United State Settles False Claims Act Allegations Against Otterbox For $4,300,000
DENVER – The United States Attorney’s Office for the District of Colorado and the Department of Homeland Security, U.S. Customs and Border Protection, announce that OtterBox, a Colorado corporation headquartered in Fort Collins, has paid $4,300,000 to the United States to resolve allegations that OtterBox violated the False Claims Act and the Tariff Act of 1930, as amended, by knowingly underpaying customs duties owed to the United States.
OtterBox sells protective cases for smartphones and tablets. Between 2006 and 2011, OtterBox manufactured many of its products overseas, and then imported those products into the United States for distribution and retail sale. OtterBox was responsible for the submission of entry documents to Customs and for the payment of any customs duties owed on those imported products.
The United States alleged that from January 1, 2006 through December 31, 2011, OtterBox knowingly omitted the value of “assists” from the dutiable value OtterBox declared to Customs on entry documents for imported products. The United States further alleged that OtterBox knowingly made or caused to be made false statements in other documents submitted to Customs concerning the value of assists, and the customs duties OtterBox owed on the value of those assists, for products that OtterBox imported between January 1, 2006 through December 31, 2011. According to the United States, as a result of OtterBox’s omissions and false statements concerning the value of assists for its imported products, OtterBox knowingly underpaid customs duties it owed to the United States.
The settlement stems from a lawsuit filed by a former OtterBox employee in 2011 under seal pursuant to the qui tam provisions of the False Claims Act. The False Claims Act empowers private citizens with knowledge of fraud against the United States to present those allegations to the government by bringing a lawsuit on behalf of the United States under seal. If the investigation substantiates those allegations, the private citizen is entitled to share in any recovery. Of the $4,300,000 OtterBox paid to the United States, the United States paid $830,000 to the former employee who filed the qui tam lawsuit.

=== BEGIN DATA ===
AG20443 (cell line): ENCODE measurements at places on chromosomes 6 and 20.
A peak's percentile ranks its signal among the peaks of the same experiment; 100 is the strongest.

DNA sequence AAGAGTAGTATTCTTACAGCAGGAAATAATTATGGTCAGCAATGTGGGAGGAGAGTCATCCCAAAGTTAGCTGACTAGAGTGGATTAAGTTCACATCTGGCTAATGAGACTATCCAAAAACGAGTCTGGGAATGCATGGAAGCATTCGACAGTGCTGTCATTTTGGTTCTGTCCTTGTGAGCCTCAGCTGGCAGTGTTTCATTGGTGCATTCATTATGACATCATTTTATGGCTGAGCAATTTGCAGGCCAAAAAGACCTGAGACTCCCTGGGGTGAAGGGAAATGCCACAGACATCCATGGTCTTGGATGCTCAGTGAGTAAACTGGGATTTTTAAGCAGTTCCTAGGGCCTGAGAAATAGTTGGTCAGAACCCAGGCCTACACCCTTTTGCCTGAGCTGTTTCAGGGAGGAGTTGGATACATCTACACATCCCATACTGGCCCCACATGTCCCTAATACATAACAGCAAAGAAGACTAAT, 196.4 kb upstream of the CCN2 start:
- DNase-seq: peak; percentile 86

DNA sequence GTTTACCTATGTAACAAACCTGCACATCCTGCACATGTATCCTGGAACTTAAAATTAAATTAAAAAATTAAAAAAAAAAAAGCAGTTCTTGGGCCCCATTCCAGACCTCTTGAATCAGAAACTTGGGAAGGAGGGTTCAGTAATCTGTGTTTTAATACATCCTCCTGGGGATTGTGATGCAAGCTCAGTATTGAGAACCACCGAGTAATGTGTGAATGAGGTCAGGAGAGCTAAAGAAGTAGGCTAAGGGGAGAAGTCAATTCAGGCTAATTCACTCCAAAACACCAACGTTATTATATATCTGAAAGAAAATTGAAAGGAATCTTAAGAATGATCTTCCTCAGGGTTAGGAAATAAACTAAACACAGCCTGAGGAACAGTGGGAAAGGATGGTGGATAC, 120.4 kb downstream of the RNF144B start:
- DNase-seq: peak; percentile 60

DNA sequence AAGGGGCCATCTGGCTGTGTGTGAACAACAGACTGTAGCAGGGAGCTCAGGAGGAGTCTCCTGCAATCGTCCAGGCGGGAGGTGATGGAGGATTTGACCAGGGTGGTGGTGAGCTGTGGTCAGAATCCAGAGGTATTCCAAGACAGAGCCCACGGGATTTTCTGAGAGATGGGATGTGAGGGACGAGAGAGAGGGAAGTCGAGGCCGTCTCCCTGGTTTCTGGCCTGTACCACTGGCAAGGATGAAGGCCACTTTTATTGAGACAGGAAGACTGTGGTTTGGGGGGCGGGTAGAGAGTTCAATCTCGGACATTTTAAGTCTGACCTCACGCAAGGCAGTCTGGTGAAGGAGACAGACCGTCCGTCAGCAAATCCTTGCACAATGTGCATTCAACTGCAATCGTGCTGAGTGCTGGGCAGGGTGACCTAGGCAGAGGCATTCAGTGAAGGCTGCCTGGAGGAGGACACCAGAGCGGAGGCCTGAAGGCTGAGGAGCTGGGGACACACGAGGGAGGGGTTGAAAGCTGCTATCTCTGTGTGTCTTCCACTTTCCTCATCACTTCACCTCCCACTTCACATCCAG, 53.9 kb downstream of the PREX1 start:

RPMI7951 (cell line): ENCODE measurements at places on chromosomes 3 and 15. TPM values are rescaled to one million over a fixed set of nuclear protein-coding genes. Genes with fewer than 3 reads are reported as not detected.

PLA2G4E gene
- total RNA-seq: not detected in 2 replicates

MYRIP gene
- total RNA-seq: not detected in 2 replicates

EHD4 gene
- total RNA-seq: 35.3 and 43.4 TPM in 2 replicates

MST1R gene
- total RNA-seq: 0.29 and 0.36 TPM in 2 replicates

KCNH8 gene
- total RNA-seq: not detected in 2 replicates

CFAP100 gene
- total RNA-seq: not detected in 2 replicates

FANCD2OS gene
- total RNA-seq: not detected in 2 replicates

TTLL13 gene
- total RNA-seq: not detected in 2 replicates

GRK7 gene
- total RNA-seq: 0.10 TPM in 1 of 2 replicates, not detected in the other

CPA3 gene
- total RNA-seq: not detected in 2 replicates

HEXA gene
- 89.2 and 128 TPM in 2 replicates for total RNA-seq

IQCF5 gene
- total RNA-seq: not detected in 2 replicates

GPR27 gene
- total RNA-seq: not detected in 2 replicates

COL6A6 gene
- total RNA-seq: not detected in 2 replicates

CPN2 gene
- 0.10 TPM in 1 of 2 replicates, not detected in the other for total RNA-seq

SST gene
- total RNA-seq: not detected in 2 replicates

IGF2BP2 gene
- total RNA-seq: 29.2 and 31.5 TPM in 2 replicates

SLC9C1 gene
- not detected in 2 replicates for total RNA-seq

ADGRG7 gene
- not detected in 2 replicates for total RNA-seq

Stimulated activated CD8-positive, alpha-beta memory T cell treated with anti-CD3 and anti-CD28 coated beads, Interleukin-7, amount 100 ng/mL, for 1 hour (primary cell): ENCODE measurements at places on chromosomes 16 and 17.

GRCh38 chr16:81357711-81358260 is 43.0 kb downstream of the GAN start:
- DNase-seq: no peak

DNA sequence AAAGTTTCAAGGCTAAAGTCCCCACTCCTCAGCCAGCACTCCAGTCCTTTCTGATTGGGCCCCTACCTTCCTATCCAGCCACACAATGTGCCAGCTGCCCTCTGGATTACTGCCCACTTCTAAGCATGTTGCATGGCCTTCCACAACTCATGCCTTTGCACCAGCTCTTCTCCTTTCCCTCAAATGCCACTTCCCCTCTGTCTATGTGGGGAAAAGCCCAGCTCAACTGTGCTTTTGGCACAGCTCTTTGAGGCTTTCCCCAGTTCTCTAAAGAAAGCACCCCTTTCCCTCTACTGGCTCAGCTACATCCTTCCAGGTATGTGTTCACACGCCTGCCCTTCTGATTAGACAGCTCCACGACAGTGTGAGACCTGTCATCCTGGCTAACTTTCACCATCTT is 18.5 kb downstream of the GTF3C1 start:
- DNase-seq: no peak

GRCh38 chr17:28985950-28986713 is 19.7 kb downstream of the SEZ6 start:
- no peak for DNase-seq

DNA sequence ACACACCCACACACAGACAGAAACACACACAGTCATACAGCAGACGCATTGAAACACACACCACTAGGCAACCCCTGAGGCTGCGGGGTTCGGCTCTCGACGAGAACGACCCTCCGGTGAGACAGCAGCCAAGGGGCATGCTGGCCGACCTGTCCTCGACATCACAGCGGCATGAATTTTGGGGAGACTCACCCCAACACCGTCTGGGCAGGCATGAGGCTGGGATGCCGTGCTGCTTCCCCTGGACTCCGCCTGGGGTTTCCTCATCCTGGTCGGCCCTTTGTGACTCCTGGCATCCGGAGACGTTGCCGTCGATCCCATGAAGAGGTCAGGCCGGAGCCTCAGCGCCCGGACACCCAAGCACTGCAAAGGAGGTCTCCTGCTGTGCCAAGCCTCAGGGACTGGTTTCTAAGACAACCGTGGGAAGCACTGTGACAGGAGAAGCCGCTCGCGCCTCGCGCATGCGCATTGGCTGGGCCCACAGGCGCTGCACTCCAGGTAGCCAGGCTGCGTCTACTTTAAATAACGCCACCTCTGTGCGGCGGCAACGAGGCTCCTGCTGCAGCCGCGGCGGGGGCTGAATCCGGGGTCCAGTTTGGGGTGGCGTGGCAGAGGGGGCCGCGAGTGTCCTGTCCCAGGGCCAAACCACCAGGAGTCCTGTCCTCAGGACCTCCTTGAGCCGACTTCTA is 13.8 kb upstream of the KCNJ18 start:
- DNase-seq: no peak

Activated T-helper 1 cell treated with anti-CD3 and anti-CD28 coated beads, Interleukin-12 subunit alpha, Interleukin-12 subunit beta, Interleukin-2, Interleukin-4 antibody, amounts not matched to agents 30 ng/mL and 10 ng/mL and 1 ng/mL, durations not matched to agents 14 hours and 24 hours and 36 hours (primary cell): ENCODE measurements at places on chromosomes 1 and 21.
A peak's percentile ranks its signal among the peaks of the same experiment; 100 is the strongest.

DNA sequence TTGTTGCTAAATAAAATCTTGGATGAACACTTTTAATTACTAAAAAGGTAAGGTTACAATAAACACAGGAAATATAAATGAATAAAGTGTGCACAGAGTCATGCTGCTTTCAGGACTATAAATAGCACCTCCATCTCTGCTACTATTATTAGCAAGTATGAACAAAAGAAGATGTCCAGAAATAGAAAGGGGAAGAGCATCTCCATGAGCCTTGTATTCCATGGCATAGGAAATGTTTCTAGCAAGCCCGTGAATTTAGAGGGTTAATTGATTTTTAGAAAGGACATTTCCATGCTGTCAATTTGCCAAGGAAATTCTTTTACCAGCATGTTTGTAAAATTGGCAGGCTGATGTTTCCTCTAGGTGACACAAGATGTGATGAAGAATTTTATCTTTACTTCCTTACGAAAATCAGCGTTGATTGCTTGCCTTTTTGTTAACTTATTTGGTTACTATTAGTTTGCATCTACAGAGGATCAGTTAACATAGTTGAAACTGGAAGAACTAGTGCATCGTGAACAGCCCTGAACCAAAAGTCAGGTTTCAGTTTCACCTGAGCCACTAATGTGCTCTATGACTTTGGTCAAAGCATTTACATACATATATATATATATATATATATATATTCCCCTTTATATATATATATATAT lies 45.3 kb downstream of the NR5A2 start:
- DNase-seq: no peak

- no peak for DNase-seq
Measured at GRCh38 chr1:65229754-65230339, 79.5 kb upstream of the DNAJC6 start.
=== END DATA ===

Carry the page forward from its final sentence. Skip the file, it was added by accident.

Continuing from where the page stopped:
“America’s economic security and prosperity are at the heart of U.S. trade law,” said United States Attorney John Walsh. “Customs duties are a significant source of revenue for the United States, and this settlement demonstrates that the Department of Justice will zealously enforce their lawful collection.”
“Trade enforcement is a priority for U.S. Customs and Border Protection due to the significant role that it plays in the economic security of the United States,” said Richard Di Nucci, Acting Assistant Commissioner for the Office of International Trade. “CBP is responsible for facilitating the legitimate flow of trade, while enforcing the laws against the evasion of duties that protect against unfair trade practices.”
The claims settled by this agreement are allegations only. There has been no determination of liability.
The agreement was negotiated by Assistant U.S. Attorney Amanda Rocque.